The chemical tang of burning fyceline wafted across the barren landscape as the mon-keigh tanks lay burning where they had been gutted, their hulls torn open by macro scalpels or obliterated by dark matter. All around Lazhareq, his servants were carrying out their grisly duty, harvesting the fallen for raw materials, and dragging those who still lived into stasis oubliettes, to be practiced upon later. In time, Lazhareq knew, even the simplified machine-minds of these altered mon-keigh would know pain and terror again, and they would come to envy those who had died.

But Lazhareq was not concerned with the fates of these lesser creatures at the moment. His faceless gaze was instead fixed upon the mangled heap of torn metal that lay sprawled across the base of the hab unit, leaking blood, oil and other vital fluids into the dust. Its body, once a massive, centauroid agglomeration of pistons, plugs, vials and nodes, had been sheared apart by the macroscalpels of Lazhareq’ own pain-engines, and dying flickers of power sparked from exposed joints and shorn circuitry. The only part of this ruined mass that was recognizably human– a hooded head with pallid, corpse-like skin– looked up at Lazhareq from an odd angle, breathing laboriously as its many life support units began to fail. And yet, Lazhareq did not see the familiar emotion of fear in this creature’s expression: even though this ruined Techpriest was dying, and mere minutes away from being bound away to an eternity of torment, Lazhareq did not see an ounce of terror in the mon-keigh’s one unaugmented eye.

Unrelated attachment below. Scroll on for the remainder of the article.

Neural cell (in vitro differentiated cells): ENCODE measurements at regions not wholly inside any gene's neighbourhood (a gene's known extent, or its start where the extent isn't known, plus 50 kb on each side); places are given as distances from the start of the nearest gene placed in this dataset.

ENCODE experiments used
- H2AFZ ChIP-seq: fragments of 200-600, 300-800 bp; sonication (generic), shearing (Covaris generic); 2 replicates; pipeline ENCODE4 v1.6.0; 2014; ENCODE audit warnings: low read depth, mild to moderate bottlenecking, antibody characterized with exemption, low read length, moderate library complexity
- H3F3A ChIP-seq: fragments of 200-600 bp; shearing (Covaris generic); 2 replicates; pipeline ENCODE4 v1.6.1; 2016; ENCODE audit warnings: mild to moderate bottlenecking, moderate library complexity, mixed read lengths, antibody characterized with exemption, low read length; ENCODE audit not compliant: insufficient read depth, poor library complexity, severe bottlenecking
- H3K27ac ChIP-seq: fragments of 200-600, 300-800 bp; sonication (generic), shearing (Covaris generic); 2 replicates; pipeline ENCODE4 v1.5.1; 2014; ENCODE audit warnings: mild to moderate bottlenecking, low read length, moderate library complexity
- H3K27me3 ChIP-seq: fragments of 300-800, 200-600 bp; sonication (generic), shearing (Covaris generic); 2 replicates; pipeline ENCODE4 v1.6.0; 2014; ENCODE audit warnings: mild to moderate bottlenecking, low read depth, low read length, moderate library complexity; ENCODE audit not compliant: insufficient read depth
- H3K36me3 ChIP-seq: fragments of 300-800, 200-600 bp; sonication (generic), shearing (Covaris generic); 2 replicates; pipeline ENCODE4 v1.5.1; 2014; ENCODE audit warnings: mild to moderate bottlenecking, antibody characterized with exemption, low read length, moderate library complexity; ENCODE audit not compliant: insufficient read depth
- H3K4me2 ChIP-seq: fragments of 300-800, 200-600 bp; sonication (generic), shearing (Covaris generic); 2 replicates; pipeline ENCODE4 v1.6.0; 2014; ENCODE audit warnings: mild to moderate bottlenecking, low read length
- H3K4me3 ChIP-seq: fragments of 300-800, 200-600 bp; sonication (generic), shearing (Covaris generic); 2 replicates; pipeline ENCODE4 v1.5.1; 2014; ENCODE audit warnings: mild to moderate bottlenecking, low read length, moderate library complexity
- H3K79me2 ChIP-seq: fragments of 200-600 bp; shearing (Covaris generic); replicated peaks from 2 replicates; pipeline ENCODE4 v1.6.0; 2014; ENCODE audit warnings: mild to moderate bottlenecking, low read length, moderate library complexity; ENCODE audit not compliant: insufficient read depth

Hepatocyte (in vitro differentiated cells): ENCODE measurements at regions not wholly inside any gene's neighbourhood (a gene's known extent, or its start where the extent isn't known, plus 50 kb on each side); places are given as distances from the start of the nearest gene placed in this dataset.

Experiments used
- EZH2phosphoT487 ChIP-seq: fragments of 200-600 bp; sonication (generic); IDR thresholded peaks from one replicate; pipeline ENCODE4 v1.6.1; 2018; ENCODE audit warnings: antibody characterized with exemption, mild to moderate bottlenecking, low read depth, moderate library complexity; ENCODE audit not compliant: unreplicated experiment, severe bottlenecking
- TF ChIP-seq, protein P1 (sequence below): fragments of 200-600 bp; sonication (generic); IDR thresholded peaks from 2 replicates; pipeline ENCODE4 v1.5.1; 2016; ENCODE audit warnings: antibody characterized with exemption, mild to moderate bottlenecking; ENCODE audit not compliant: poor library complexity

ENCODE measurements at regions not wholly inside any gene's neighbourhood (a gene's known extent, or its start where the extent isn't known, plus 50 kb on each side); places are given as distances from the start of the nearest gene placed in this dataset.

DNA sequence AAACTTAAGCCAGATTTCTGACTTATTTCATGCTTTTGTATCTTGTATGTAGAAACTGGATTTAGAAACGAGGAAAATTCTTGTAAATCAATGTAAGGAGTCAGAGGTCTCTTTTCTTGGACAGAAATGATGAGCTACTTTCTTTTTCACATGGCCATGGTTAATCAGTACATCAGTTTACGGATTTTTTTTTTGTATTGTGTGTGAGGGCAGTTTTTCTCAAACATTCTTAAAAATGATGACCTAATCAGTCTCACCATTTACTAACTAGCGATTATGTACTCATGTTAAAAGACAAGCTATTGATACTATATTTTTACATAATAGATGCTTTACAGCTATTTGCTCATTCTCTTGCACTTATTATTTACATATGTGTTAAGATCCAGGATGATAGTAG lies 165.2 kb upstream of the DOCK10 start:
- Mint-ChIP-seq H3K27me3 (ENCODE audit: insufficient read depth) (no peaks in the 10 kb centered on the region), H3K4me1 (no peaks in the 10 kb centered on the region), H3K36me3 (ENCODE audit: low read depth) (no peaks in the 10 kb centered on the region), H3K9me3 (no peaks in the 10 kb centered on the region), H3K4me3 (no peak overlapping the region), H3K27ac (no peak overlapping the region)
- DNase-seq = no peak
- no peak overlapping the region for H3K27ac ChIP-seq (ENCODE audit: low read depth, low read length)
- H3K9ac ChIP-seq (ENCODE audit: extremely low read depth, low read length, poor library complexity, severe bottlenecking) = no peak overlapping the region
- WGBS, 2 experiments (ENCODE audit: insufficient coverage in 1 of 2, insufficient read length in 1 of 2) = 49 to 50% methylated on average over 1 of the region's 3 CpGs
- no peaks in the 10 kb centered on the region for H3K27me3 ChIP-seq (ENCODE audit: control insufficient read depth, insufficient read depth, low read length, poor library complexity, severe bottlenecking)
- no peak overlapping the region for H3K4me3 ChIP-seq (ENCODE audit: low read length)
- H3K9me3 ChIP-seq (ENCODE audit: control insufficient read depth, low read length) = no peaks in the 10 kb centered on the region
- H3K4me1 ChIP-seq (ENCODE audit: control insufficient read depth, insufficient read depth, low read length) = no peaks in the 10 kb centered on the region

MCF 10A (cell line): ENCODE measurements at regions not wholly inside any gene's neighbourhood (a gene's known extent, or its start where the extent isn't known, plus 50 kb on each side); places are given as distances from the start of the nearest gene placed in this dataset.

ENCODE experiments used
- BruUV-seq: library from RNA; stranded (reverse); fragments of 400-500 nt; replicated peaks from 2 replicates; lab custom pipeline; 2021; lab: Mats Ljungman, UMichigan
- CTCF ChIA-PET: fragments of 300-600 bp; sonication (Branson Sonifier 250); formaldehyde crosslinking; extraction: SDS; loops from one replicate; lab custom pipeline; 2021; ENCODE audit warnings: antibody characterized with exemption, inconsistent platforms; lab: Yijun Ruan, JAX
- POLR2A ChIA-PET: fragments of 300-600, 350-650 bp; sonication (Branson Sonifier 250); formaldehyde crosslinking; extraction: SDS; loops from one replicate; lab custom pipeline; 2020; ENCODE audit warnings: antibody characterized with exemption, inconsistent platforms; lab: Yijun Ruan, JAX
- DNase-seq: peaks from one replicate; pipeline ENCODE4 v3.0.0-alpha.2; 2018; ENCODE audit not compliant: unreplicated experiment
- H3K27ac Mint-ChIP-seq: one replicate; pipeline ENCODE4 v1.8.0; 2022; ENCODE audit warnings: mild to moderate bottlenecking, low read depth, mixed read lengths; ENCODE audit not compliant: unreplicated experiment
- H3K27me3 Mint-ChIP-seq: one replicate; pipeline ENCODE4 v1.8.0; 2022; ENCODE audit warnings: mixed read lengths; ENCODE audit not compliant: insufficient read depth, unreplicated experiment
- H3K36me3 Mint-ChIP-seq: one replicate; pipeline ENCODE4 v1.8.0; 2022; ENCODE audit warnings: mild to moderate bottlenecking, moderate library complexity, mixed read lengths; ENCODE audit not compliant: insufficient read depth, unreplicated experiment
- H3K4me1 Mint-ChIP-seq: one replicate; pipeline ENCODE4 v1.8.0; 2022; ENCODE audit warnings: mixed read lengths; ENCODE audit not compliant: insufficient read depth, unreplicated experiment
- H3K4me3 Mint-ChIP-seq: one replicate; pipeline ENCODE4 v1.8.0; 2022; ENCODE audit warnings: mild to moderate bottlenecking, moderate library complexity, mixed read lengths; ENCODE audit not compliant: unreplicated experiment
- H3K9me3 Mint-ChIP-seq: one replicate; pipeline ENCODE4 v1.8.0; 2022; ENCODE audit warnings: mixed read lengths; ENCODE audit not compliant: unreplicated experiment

No, if anything, this Techpriest was looking up at him with curiosity…and admittedly, curiosity was an emotion that Lazhareq could appreciate.

“Intrig-g-ging,” Cawl said, his mechanical voice skipping and stuttering as his vocal unit malfunctioned. “I had ant-t-ticipated a 65% probab-b-bility of encountering your kind here on this desolate rock, but I recognize your insig-g-gnia from Hod’s Anvil. It must be s-s-surmised that you followed me here.”